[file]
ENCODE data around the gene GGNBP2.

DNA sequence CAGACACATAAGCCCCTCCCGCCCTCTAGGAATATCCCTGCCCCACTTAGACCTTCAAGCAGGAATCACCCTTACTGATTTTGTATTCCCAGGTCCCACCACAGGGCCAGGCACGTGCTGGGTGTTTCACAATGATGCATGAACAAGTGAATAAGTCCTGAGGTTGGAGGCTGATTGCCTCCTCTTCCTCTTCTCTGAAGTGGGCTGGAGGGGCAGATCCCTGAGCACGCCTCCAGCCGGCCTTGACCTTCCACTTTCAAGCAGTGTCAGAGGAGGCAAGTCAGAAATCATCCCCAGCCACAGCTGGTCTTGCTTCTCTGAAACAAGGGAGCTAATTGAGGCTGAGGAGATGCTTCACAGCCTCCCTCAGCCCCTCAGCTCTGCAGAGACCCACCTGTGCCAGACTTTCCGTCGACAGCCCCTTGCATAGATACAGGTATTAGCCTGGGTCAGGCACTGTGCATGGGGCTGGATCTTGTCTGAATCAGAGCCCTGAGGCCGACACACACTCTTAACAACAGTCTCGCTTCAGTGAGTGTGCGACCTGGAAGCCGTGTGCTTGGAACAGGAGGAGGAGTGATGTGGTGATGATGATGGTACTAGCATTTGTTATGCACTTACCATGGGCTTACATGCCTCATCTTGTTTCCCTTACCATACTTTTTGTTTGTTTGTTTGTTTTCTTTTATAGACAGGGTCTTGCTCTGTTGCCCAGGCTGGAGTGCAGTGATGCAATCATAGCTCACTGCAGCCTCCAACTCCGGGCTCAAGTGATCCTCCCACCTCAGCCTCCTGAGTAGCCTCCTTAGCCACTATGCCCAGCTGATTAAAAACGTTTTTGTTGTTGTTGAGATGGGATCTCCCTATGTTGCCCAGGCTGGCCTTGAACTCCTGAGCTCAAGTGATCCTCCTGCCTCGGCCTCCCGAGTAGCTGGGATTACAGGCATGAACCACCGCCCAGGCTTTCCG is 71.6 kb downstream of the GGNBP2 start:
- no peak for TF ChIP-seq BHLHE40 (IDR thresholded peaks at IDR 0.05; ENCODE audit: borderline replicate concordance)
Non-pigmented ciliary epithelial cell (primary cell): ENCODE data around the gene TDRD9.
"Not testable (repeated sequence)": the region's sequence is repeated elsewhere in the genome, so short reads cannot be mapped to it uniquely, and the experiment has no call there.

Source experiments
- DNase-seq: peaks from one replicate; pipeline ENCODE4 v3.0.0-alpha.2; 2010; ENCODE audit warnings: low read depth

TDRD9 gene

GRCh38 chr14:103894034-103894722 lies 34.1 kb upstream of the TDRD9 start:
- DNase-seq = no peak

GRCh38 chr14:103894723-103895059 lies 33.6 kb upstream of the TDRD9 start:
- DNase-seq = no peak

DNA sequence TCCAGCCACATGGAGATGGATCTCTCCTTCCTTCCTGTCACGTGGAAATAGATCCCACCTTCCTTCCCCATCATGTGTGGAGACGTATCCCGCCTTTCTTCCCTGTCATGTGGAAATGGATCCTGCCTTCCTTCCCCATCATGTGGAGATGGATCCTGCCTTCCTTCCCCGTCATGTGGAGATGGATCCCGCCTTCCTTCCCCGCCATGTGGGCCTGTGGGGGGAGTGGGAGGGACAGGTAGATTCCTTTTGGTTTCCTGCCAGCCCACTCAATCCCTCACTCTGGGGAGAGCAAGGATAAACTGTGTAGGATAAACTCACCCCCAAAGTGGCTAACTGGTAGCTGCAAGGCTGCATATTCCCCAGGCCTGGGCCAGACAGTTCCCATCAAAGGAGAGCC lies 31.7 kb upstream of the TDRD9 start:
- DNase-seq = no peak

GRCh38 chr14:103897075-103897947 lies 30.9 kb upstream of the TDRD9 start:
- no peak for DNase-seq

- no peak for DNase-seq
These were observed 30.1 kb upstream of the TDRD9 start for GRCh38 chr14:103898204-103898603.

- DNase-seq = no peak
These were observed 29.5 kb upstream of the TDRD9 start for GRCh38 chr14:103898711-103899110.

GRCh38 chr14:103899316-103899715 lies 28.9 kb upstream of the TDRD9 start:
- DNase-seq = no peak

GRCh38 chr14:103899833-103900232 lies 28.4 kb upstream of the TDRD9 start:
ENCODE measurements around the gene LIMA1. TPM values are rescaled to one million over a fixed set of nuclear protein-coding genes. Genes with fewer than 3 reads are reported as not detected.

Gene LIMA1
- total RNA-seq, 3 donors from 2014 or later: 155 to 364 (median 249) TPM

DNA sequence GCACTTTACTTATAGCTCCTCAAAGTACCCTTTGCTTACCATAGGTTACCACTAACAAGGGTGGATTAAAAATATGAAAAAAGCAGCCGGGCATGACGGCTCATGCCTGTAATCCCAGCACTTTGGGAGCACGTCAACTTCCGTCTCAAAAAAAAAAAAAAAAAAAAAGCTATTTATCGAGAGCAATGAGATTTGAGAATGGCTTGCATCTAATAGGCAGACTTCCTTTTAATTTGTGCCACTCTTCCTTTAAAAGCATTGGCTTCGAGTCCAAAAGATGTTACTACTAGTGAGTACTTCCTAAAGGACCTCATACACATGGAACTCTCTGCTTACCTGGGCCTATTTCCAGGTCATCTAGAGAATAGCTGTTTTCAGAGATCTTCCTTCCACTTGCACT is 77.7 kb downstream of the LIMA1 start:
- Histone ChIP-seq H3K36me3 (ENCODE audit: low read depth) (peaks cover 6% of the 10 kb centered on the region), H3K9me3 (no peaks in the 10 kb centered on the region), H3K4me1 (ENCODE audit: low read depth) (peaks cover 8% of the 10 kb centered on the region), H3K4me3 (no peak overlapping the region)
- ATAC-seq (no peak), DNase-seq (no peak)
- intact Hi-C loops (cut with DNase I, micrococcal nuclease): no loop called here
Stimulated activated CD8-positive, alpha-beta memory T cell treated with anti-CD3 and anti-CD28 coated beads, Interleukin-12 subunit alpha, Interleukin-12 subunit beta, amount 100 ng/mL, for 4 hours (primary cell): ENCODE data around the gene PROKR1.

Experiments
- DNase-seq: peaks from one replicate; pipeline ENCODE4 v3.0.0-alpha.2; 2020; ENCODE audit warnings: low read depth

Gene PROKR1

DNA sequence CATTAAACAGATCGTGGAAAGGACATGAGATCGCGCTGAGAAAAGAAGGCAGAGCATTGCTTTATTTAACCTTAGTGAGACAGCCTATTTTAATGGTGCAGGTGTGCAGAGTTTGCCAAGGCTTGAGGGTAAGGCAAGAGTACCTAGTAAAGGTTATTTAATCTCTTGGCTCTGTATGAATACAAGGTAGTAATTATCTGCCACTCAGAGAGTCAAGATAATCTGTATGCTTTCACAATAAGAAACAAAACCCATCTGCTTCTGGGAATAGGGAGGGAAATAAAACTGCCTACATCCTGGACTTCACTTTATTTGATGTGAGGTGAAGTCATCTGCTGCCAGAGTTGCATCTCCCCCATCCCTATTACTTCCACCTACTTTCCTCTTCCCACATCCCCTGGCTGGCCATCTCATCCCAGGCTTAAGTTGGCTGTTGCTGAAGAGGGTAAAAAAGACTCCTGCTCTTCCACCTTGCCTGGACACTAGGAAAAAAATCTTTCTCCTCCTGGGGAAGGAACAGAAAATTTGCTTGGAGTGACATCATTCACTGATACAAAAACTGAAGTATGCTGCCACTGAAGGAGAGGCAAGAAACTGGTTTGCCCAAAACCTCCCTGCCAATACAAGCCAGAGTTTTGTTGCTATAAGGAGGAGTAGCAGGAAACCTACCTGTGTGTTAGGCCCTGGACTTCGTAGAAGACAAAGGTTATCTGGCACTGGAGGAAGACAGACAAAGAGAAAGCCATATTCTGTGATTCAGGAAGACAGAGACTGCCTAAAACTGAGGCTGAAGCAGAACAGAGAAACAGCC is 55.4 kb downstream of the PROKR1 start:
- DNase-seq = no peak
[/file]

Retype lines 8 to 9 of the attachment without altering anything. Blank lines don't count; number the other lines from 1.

TDRD9 gene

GRCh38 chr14:103894034-103894722 lies 34.1 kb upstream of the TDRD9 start: